My little family gathered on the living room couch: The Hubs and myself hovering on the ends, both dogs scrambling for a place to snuggle or keep watch for the cat, and The Boy Wonder, decked out in his birthday crown from school, sitting center with a large box in his lap.
“It’s not a toy,” we warned. The Boy has been reminding us at regular intervals throughout the year how much he’s been wanting the Cloud Cuckoo Land Lego set, and we’ve been reminding him at equally regular intervals that he’s been saving his allowance for it.
I hadn’t even wrapped the cardboard box. The contents weren’t something I wanted to jostle, so instead I had covered the top with roughly sketched train tracks, roads, rivers, and buildings. We could have given him just the box, and he would have been happy.
The Boy lifted the flaps and accepted assistance to pull out the two gray rectangles. Sliding the plastic away, his eyes lit up and a delighted gasp escaped as he saw the first framed poster.
“Narnia! Look! There’s the witch’s castle! And the lamppost!”
Grudgingly, he let us set the first aside to unwrap the second. It proved worth the separation.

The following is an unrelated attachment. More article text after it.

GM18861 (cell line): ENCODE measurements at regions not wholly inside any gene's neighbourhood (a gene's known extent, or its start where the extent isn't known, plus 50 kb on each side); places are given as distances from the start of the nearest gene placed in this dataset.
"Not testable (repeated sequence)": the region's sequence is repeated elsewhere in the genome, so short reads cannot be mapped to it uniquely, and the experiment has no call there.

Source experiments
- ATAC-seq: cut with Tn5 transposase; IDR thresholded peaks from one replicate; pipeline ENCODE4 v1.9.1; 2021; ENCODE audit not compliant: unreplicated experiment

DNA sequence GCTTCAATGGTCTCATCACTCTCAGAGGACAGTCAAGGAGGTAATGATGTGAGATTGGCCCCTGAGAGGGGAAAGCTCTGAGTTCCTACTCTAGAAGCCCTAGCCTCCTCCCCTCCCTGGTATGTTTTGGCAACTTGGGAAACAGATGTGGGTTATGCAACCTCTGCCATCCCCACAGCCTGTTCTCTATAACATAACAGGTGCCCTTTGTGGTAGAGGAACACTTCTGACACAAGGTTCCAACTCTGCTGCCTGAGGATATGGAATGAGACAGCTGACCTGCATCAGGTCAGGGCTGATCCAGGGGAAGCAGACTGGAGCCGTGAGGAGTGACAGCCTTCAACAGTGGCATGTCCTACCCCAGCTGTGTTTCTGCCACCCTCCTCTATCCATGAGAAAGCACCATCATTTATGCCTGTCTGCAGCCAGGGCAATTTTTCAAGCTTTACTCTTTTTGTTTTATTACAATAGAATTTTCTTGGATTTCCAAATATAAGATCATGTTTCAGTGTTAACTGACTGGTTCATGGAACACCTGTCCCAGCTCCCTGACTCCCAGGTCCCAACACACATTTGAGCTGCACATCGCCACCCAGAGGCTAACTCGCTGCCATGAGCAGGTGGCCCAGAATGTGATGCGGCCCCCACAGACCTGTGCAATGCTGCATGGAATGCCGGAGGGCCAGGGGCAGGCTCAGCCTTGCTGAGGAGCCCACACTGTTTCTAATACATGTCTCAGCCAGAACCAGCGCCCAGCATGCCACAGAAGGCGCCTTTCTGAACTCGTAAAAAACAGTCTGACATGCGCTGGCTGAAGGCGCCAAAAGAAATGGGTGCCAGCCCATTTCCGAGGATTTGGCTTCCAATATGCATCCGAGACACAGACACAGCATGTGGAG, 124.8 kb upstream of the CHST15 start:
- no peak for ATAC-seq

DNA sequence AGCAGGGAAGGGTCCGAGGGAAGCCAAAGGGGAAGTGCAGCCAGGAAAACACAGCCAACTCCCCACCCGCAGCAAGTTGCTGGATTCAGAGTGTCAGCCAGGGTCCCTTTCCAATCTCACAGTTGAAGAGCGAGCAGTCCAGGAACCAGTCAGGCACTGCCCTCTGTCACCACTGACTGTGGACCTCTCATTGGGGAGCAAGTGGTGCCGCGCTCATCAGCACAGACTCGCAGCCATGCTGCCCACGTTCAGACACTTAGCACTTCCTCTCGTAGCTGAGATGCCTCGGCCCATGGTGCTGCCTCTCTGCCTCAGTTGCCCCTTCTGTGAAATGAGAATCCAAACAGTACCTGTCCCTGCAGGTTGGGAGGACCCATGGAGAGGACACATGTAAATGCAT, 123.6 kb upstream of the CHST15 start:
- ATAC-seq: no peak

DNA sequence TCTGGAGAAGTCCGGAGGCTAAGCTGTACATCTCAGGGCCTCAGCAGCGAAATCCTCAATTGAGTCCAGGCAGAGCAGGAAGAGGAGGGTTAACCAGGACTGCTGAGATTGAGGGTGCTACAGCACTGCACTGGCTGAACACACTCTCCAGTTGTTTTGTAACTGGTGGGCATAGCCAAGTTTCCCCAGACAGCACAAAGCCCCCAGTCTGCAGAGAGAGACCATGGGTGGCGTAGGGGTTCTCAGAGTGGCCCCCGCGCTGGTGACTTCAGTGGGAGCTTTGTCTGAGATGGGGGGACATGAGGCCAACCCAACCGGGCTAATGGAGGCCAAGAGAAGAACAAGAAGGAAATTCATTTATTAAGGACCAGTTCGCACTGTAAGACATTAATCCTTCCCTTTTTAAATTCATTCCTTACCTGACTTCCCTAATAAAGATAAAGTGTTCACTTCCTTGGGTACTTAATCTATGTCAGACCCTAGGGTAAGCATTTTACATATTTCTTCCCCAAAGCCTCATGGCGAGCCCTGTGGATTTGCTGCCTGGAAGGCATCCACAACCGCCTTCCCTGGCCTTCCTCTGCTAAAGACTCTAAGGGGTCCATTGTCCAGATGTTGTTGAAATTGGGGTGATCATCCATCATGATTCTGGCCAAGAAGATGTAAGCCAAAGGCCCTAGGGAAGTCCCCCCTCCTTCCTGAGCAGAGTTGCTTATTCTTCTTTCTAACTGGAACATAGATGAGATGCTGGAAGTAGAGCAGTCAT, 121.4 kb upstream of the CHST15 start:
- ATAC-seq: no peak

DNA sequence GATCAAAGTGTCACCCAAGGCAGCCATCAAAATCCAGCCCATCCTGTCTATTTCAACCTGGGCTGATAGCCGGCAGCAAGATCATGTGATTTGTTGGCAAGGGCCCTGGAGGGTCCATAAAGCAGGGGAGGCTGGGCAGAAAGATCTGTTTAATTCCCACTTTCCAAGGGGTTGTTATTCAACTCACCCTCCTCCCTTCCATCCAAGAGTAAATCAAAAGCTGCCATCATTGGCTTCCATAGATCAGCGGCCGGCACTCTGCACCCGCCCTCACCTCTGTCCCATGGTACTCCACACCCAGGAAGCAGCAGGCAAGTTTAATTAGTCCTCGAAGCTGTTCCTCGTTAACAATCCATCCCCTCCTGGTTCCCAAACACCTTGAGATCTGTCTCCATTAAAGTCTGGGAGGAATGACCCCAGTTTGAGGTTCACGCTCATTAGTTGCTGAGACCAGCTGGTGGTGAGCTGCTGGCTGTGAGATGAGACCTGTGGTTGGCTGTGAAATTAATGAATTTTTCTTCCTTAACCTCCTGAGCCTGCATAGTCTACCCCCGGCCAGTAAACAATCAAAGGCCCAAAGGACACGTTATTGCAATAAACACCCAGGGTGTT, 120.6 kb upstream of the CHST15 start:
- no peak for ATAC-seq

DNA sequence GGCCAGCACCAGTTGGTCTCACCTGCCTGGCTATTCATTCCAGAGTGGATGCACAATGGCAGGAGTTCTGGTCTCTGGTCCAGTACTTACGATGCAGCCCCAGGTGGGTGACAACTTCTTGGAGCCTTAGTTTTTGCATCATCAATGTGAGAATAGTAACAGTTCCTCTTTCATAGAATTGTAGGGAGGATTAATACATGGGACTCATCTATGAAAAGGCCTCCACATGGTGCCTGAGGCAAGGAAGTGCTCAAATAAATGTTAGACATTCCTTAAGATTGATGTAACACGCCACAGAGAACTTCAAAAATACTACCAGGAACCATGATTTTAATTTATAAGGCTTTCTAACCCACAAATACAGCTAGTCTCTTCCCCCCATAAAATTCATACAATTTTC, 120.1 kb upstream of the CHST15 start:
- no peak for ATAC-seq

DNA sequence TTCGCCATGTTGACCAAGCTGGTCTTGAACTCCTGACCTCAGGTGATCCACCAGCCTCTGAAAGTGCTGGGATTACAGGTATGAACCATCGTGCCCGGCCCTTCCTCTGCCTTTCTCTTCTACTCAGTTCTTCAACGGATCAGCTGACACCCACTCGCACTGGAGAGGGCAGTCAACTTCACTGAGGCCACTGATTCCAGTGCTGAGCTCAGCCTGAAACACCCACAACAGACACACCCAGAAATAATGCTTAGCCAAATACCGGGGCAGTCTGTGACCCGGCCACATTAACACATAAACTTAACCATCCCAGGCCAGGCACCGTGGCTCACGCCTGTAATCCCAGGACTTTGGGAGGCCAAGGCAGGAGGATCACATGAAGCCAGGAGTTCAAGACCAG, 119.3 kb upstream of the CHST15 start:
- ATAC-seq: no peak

“A train!” He hadn’t needed to see more than smoke and stack to identify as much. Again, we could have stopped at that. Trains are a religion with this kid.
“Which train is it?” we prodded. The moment of recognition could have been spotted from space. His smile alone stretched into the next postal code.
“The Hogwarts Express!”
I sat beaming like an idiot as The Boy rattled off every detail of each image to his imaginary friends (some inhabitants of Narnia and Hogwarts themselves).
Not a toy. He didn’t care in the slightest. Books gave him that. A few sheets of paper covered in words and pictures. He was enchanted. Books gave him that. Nothing that lit up, made noise, or moved on its own. He was mesmerized. Books gave him that. We may have traded money for the retro-travel-esque posters, but the books were what gave him the thrill of another existence, the excitement of new ideas, and empathy for people he would never meet face to face. Books taught him to carry an entire story in his heart, an entire world inside his mind, and that both can be conjured with nothing more than a thought, a word, or a picture.
A very happy Banned Books Week, everyone.